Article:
Munroe’s father had been the auto shop teacher at Monadnock Regional High School in Swanzey, but in his spare time began to stock and sell parts used in specialized transmissions for racecars, and established a reputation as a go-to guy in that field, Munroe said. That led to TSR Racing Products’ founding. Then his father wrote a book called “Powerglide Transmission Handbook,” published by the prestigious Penguin Press, which has become a bible for racing enthusiasts since it was first published in 2001.
That book cemented his father’s reputation in the design, building and repair of high-performance engines, Munroe said.
Mentored by their dad, Craig and his brother both became interested in racecars when they were kids in Gilsum. By age 16, Craig had built his first dragster, with 12 to follow in the years ahead, culminating with the one that won the Wally.
During high school and college, Craig worked a series of part-time jobs, including in the parts department at Keene Chrysler Jeep Dodge, all the time perfecting his talents in building high-performance automobiles under the tutelage of his father. The family business prospered, eventually also employing Craig and his brother.
“I’ve known Craig and Chris since they were about seven or so years old. I worked with their dad at the Chrysler dealership in Peterborough back in the ’80s. Their dad was a very clever guy,” said Jon Roe, who now works in the service department at Keene Chrysler Jeep Dodge.
In 2004, tragedy struck the Munroe family.
“One day we were working together, and my dad had a real pain in his side, and it got worse,” Munroe said. “He went to the emergency room, and they found a tumor on his liver. In 38 days, he went from being perfectly healthy to dead.
“I saw him every day of my life,” Munroe said. “His death left a very big hole. He was a very special guy.”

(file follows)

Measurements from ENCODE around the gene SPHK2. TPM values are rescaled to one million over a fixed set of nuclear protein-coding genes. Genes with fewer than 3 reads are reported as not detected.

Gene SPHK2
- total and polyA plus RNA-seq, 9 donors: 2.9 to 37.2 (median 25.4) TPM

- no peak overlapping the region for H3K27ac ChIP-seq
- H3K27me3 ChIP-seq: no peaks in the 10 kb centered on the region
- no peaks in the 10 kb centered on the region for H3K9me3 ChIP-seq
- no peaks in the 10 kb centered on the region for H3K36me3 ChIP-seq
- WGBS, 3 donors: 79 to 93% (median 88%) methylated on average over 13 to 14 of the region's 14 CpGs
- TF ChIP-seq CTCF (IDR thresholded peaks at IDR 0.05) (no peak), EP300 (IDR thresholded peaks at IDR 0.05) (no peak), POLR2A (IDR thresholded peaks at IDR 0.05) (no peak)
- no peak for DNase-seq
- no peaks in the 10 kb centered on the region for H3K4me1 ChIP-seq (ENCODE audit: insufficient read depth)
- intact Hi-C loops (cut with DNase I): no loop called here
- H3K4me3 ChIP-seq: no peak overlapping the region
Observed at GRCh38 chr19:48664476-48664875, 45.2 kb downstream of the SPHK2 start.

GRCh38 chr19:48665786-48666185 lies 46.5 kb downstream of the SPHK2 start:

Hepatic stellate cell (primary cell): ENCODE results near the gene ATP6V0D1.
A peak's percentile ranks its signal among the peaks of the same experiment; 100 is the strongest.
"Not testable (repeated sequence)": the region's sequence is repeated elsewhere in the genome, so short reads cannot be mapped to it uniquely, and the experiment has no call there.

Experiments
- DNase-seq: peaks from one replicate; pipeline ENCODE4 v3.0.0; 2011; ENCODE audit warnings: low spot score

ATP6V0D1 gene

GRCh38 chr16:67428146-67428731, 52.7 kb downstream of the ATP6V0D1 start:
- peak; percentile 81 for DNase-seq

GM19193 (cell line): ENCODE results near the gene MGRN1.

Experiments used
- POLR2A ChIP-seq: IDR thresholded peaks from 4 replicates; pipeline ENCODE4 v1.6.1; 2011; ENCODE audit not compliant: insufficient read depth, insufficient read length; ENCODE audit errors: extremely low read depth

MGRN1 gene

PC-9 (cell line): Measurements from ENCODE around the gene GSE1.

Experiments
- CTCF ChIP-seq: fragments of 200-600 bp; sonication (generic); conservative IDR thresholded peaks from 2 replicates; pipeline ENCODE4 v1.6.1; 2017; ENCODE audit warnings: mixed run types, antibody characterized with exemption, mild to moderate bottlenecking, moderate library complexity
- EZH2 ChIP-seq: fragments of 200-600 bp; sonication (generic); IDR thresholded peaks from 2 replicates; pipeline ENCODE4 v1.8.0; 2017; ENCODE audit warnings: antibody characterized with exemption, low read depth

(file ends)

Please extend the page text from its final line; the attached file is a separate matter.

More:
His friend can also speak to Munroe’s devotion to his father.
“Craig constantly tells stories about his ‘old man,’ and lights up every time,” Perry said.
In addition to the racing products company, Munroe also took over TSR Driver Training School, which his father had also started, and earned a state certificate in driver education through Keene State College. The company has seven employees and offers training both in the classroom and behind the wheel. Most of its customers are high school students, as the state of New Hampshire requires anyone under the age of 18 who wants a driver’s license to take 30 hours of classroom training and 10 hours of driving instruction.
It might be supposed that riding in cars operated by new drivers might be a bit nerve-wracking, but Munroe said he’s been doing it a long time. “I’m pretty calm.”
Nonetheless, he said Keene is an especially difficult place for new drivers to navigate, especially the roundabouts, particularly Central Square. “That’s why we take them out in the country first,” he said, “to get used to things.”
All driver education ceased in mid-March due to the pandemic, and started back up this summer, but with classroom sessions done only through online video. Driving instruction is conducted with all participants wearing masks and the cars sanitized after each session.
“We’re buried with driver’s education now because of the backlog caused by COVID,” Munroe said. Pre-COVID, most of the classes in the region were held at Monadnock Regional High School as well as in Hillsboro.
Despite his heavy work load with his three jobs, Munroe intends to keep racing, and hopefully, winning.
“I’m building a new dragster now,” he said.